Linda, The Chinese roast pork might work well with this recipe. Bring home the roast pork, cut into smaller pieces then re-fry in hot vegetable oil…it should be floating in oil… until crisped up again. Then drain on paper towels. In a new pan, add some of the oil from the bottled bagoong, I just checked, I used Kamayan brand but most bottled ginisang bagoong’s should work decently, and a little more vegetable oil if necessary and quickly stir fry the bagoong for just seconds before adding the hot pork back in. Serve immediately, do not let the pork get too soggy… Good luck. But I feel for your neighbors…the fried bagoong really STINKS up the place! Joey, oddly, I haven’t been that picky aobut my bottled bagoong, as long as it sin’t the nuclear red/orange color. We mostly get fresh bagoong at the markets (the cook buys it for the most part) so my bagoong tips are probably weak. At any rate, the darker ginisang bagoongs should work with this. Please do NOT serve this to anyone with salt issues, I don’t want to be blamed for health problems!!! Bambooshootjr, I have a nice simple recipe for miki with bagnet coming up in the weeks ahead! lee, that is just too funny…but as you have mentioned before, all pork dishes on marketmanila seem to get a LOT of reader reaction. mikelinparis, surely there must be SOMEONE bringing bagoong in… an Asian store perhaps? But your flat or house neighbors will scream when you fry it. Apicio, you think this qualifies for South Beach menu? Heeheehee. It’s all protein, after all! KongKong622, yes of course! Thank you thank you for the suggestion! It was delicious! gina, thanks for that source, I am sure everyone appreciates the tip. Everyone, it is amazing what you can do with three ingredients!

    Jul 6, 2007 | 1:09 pm

     
  15. joey says:

    Thanks MM! That exact bagoong in already in my ref (it’s also what I used for the binagoongan) :) Yay!

    Jul 6, 2007 | 2:24 pm

     
  16. solraya says:

    My husband suggested a working trip to Ilocos area tomorrow. The picture of the Binagoongan Bagnet immediately flashed!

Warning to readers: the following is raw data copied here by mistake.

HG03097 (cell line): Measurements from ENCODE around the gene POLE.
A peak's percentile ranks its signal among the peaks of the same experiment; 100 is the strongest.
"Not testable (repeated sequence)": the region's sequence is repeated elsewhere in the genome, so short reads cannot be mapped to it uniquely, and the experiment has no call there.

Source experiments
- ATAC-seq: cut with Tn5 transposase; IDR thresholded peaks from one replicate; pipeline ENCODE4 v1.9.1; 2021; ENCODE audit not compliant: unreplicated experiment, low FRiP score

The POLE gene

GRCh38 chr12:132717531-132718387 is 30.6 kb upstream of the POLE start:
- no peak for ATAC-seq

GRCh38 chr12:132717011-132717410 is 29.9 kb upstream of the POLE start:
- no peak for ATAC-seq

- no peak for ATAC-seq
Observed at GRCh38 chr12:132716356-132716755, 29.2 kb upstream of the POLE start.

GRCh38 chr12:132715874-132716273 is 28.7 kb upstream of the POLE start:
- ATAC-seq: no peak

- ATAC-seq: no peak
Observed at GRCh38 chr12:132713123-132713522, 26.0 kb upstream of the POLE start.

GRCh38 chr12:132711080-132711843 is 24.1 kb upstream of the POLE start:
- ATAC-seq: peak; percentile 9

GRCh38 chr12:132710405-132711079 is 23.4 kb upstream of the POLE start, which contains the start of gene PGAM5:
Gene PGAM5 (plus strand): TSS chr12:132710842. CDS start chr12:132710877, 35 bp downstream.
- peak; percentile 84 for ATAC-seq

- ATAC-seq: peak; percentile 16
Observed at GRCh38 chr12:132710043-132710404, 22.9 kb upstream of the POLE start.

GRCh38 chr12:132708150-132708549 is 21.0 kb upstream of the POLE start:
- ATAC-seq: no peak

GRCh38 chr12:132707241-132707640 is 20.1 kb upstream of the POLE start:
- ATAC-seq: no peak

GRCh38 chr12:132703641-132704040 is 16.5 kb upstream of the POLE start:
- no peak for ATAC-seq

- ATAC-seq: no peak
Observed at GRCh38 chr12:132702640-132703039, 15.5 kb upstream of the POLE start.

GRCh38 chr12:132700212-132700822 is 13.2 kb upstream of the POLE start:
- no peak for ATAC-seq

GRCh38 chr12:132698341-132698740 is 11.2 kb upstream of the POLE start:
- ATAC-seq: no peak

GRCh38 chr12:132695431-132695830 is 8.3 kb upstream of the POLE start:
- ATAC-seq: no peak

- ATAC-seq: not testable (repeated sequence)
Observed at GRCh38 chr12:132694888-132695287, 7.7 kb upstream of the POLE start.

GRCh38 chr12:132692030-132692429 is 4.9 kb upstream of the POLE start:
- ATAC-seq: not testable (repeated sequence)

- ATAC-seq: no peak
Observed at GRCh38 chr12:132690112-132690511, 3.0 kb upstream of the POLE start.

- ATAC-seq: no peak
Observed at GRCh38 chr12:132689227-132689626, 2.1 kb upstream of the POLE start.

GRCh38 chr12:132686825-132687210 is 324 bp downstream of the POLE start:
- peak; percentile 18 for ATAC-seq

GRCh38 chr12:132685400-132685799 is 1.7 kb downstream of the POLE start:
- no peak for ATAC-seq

We are based in Santiago, Isabela and will drive up North and go down Ilocos.

    Rushing work now, after surfing :)…Pagudpud and Vigan…food food food

    Jul 9, 2007 | 8:21 am

     
  17. edee says:

    had this yesterday, instead of bagnet i slow roasted pork belly for more or less 3hrs to get a really really crispy skin and melt in your mouth meat and taba :)….had it with grilled talong , steaming rice and sukang maanghang and ate with my hand….heaven! :)….sarap ng super crispy na balat!!!

    Jul 9, 2007 | 9:49 pm

     
  18. mgr says:

    Sorry but Lipitor and Crestor has no chance here.

    Jul 11, 2007 | 8:36 am

     
  19. iska says:

    Binagoongan… perhaps carnivore hubby’s favorite dish of all time! Yummy fatty pork and bagoong, what more can you ask for? I gotta try it your way though… using lechon kawali. Sounds great!

    Jul 11, 2007 | 11:25 am

     
  20. Bubut says:

    you can garnish this binagoongang bagnet with fried eggplant on the side.

    Jul 11, 2007 | 9:09 pm

     
  21. Pia says:

    I love binagoongan. I remember my grandmother preparing it and me falling in love at first taste. I have to try your version – even if my arteries will be screaming not to :)

    Jul 12, 2007 | 10:28 am

     
  22. kc says:

    Oh my, this is one of the few that I really like with a good mixture of soy sauce, vinegar, sugar, calamansi and chilli. great entry!

    Jul 12, 2007 | 4:54 pm

     
  23. Gio says:

    Wow, this is good very authentic, and looks delicious.. I really love to try the Binagoongan Bagnet…

    May 22, 2008 | 11:56 am

     
  24. Cecilia says:

    I’ve been in love with this and other post of binagoongang lechon kawali for quite some time now. I go back to it every now and then just to read and look at the photos. Just haven’t gotten the chance to cook this, as I’m the only one in the family that eats binagoongan. But can’t help it, I’m making it on Friday!

    Sep 2, 2009 | 11:32 am